Orthopedic Care

NOI physicians have experience in many areas of orthopedic care. If you are not sure whom you need to see we recommend calling our office and speaking with one of our patient specialists who can help you to identify the right physician. Contact us today.

Dr. Alan Beyer currently restricts his practice to the diagnosis and treatment of knee problems.


  • Arthroscopic Surgery of the Knee
  • Total Knee Replacement
  • Knee injuries

Arthroscopic Surgery

Arthroscopy is a common surgical procedure in which a joint (arthro-) is viewed (-scopy) using a small camera. The entire surgery is done through small incisions. During the procedure, Dr. Beyer inserts the arthroscope (a small camera instrument about the size of a pencil) into your knee joint. The arthroscope sends the image to a television monitor. On the monitor, your surgeon can see the structures of the knee in great detail.

Dr. Beyer uses arthroscipic surgery for the repair of most ligament and cartilage knee injuries. Most all arthroscopic surgery is performed on an out-patient basis and does not require a hospital stay. Patients generally go home 1-2 hours after surgery. Arthroscopic surgery is often associated with reduced recovery time and an increase in the rate of surgical success due to less trauma to the connective tissues.

Technical advances have led to high definition monitors and high resolution cameras. These and other improvements have made arthroscopy a very effective tool for treating knee problems. According to the American Orthopaedic Society for Sports Medicine, more than 4 million knee arthroscopies are performed worldwide each year.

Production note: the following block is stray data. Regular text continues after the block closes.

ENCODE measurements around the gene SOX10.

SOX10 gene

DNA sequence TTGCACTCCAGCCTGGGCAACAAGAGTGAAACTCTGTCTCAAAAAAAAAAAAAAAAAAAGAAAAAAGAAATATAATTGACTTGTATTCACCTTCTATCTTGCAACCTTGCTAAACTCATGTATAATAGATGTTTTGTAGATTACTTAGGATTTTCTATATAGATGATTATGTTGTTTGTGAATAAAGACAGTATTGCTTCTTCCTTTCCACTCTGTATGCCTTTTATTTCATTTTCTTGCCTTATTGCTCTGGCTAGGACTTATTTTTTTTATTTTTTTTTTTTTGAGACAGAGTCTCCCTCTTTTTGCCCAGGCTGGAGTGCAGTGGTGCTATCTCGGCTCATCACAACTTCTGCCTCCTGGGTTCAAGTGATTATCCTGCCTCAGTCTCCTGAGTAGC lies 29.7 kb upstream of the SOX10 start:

Total and Partial Knee Replacement

When medications, physical therapy and other conservative methods of treatment no longer relieve pain, total knee replacement surgery may be considered. Dr. Beyer will help you decide if the pain and loss of movement is severe enough that you should undergo the procedure. A total knee replacement will replace your arthritic knee with total knee implants, which have been shown to provide long-term relief.

In general, 90-95% of patients are satisfied with the outcome of their total knee replacement, 95% of the knee replacements are still in use after 10-15 years.

In a total knee replacement, the diseased surfaces of the bones are replaced with implants called prostheses. The femoral (thigh) component is made of metal and covers the end of the thigh bone. The tibial (shin bone) component is made up of both metal and polyethylene parts that cover the top of the tibia. The metal forms the base of this component, while the polyethylene is attached to the top of the metal. That polyethylene “insert” serves as a cushion – a smooth gliding surface between the two metal components. The third component, the patella or kneecap, may be all polyethylene or a combination of metal and polyethylene.

The the total knee replacement is inserted through an incision and the the new components are stabilized by your ligaments and muscles, just as they are in your natural knee.

Partial Knee Replacement